Look out for bikes with lots of tyre clearance, meaning there’s room in the frame to fit wider tyres. This gives you the opportunity to put some wider tyres on your bike so you can stray off-road.

Keep your eyes peeled too for frames with lots of mounting points, as these allow you to attach things like mudguards/fenders and pannier racks – super useful for commuting or touring.

A final detail to watch out for on the frame is the bottom bracket type. The bottom bracket is the bearing that the chainset turns around. Any bike that has outboard bearings with a threaded bottom bracket gets bonus marks in our book, as these tend to require less maintenance and last longer. To spot this, look out for metal cups sitting next to the frame.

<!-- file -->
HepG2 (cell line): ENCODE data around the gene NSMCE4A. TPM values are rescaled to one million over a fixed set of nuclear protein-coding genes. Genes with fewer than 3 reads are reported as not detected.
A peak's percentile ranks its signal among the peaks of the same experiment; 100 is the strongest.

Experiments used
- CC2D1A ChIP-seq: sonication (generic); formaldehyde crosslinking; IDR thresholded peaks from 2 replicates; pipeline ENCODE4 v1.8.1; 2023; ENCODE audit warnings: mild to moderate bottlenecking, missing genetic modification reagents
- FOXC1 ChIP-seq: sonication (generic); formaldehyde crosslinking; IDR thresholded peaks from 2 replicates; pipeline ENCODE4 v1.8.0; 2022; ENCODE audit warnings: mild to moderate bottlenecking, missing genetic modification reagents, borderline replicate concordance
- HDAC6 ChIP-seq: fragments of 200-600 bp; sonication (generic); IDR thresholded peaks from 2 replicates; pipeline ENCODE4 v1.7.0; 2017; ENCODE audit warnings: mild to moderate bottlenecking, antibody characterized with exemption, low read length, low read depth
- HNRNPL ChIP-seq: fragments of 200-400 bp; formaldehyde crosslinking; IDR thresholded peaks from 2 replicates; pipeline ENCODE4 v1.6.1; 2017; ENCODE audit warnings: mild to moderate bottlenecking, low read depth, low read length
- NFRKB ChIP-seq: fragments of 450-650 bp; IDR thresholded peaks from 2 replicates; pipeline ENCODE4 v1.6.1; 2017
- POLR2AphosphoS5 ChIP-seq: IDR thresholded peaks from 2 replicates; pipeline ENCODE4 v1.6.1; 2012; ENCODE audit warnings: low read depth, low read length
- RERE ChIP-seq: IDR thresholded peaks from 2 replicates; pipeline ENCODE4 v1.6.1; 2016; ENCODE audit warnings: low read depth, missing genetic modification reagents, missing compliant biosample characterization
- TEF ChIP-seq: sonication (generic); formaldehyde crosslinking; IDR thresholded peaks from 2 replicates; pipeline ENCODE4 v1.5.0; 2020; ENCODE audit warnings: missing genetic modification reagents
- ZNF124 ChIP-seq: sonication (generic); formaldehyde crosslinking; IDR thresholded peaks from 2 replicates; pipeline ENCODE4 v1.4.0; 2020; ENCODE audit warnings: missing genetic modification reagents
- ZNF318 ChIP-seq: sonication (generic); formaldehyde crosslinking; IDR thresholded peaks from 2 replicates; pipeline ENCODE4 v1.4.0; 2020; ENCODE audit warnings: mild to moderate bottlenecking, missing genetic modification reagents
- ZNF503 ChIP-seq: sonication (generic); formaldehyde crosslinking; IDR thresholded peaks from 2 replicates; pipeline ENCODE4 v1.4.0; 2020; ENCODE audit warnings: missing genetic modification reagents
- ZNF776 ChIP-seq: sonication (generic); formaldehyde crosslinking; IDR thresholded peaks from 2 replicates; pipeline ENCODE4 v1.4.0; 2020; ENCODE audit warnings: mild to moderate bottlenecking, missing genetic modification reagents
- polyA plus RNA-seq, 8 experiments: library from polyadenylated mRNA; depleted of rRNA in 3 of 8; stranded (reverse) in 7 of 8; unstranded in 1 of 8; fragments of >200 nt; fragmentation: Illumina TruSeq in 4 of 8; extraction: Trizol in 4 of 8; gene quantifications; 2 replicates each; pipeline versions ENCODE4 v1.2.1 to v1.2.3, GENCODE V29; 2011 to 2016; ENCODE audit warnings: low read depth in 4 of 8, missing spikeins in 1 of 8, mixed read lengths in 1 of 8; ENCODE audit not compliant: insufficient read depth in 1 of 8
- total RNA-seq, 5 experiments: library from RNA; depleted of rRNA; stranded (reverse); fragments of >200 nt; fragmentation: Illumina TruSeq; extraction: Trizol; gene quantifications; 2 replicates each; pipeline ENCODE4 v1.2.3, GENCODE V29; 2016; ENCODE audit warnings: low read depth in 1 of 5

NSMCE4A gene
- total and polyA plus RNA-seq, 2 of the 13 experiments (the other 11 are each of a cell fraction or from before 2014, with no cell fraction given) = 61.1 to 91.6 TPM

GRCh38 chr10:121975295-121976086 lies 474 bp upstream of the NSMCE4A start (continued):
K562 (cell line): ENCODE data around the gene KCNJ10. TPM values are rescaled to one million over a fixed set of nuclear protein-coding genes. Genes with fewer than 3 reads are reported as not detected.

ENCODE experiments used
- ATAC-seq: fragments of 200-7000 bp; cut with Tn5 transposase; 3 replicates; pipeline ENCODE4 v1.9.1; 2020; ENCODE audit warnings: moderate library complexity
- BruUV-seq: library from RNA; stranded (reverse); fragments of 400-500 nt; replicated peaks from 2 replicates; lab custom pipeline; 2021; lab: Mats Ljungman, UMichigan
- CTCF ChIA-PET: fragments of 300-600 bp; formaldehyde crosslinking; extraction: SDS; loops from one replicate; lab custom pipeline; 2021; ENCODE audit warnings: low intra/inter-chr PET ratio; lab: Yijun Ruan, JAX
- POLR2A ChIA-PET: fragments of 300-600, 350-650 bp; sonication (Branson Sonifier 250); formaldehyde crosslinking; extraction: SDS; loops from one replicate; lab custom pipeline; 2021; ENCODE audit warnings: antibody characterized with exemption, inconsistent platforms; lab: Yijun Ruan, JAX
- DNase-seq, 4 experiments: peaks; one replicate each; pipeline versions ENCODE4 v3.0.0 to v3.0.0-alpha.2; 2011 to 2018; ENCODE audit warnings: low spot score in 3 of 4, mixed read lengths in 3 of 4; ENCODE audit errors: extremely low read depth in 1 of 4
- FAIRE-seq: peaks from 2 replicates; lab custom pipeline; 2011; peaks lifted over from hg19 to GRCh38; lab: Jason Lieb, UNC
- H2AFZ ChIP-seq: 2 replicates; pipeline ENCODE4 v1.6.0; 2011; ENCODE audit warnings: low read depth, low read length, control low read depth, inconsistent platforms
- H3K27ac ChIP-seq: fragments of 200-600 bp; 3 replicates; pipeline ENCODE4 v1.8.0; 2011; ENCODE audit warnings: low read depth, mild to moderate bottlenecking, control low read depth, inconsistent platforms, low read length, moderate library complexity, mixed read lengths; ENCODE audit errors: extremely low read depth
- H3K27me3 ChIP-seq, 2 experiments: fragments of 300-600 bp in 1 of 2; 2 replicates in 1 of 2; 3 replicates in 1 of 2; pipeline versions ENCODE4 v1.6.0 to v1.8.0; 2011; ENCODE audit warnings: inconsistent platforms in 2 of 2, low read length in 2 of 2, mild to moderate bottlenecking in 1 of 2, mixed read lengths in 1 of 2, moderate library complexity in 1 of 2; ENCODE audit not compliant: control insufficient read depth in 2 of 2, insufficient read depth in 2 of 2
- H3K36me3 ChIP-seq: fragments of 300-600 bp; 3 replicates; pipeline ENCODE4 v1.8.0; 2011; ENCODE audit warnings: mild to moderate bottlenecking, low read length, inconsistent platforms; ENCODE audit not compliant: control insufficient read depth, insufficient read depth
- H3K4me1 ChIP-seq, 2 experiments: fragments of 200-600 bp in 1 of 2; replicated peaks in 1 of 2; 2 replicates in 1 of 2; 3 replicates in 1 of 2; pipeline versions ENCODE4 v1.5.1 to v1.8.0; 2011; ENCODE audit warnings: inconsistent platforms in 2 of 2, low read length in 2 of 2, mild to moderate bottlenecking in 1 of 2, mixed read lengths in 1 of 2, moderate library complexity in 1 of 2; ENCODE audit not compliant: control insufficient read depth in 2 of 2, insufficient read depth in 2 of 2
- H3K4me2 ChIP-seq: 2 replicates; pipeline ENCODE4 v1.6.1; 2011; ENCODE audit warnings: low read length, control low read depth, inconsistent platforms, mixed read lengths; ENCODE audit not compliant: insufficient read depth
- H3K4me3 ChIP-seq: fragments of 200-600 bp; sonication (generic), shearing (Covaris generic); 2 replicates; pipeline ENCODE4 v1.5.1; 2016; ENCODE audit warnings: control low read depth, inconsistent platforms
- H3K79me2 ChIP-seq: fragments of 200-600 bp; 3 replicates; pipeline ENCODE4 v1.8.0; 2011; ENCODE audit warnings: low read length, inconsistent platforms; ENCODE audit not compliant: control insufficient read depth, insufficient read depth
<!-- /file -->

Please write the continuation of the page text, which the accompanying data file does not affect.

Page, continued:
Shallow-depth aluminium rims are a good starting point


You probably won’t be too surprised to learn that entry-level bikes come with entry-level wheels. But something you might not know is that mid-level bikes often come with entry-level wheels too.

This is because many riders choose to upgrade their wheels down the line, when they get more into the sport. They'll typically swap them for something that's lighter, stiffer, and perhaps more aerodynamic. But with these improved performance areas on the wheel comes increased cost and that's why, to keep the overall price down, lots of bikes come with a more basic wheel.

The main thing to look for in stock wheels is durability. Sealed bearings keep dirt and grime out of the hub of the wheel, which will mean they roll smoother for longer, and a higher spoke count usually means higher strength.

Saddle comfort